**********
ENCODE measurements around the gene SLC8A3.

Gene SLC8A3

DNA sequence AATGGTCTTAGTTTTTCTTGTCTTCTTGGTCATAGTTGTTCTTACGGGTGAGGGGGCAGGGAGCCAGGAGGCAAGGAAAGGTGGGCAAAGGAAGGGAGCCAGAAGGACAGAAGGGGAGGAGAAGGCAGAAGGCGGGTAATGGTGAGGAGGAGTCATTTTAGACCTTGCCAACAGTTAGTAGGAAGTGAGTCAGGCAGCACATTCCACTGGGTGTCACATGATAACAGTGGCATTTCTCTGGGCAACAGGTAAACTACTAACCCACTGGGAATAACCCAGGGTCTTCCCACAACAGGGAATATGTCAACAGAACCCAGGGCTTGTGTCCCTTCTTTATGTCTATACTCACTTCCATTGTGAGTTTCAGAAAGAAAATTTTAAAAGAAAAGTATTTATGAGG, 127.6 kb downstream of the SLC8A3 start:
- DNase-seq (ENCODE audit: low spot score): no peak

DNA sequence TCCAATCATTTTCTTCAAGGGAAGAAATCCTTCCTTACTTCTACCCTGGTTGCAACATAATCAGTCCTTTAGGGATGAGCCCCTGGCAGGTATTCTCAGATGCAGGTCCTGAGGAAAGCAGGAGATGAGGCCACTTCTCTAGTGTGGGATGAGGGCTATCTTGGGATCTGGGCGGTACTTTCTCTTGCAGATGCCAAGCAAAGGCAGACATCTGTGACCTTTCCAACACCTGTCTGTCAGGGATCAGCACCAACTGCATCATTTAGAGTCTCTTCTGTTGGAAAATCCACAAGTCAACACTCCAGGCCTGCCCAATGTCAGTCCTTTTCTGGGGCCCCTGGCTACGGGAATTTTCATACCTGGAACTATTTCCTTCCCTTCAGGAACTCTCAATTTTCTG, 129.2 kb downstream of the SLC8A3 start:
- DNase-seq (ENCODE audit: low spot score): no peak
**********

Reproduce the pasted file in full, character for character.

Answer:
ENCODE measurements around the gene SLC8A3.

Gene SLC8A3

DNA sequence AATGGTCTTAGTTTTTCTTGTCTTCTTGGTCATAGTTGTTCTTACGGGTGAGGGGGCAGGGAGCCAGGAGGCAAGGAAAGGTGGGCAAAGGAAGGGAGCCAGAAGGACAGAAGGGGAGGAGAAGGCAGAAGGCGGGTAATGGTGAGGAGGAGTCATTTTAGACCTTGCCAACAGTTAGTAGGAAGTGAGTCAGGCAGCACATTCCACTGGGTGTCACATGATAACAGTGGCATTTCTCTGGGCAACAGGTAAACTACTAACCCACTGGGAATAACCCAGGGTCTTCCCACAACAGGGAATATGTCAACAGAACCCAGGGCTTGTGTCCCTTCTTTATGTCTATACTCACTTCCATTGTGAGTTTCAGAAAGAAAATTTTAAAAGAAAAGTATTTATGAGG, 127.6 kb downstream of the SLC8A3 start:
- DNase-seq (ENCODE audit: low spot score): no peak

DNA sequence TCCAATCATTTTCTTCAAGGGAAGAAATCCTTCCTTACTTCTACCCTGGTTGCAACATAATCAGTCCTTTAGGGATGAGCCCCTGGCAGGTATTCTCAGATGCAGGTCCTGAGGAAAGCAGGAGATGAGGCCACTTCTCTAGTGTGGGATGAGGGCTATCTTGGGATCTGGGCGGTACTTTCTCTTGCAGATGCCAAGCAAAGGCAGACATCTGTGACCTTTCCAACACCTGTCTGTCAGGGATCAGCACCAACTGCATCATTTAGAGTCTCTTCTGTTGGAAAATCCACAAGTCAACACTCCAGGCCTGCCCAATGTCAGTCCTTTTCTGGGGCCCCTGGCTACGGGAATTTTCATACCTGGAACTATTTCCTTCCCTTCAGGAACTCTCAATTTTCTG, 129.2 kb downstream of the SLC8A3 start:
- DNase-seq (ENCODE audit: low spot score): no peak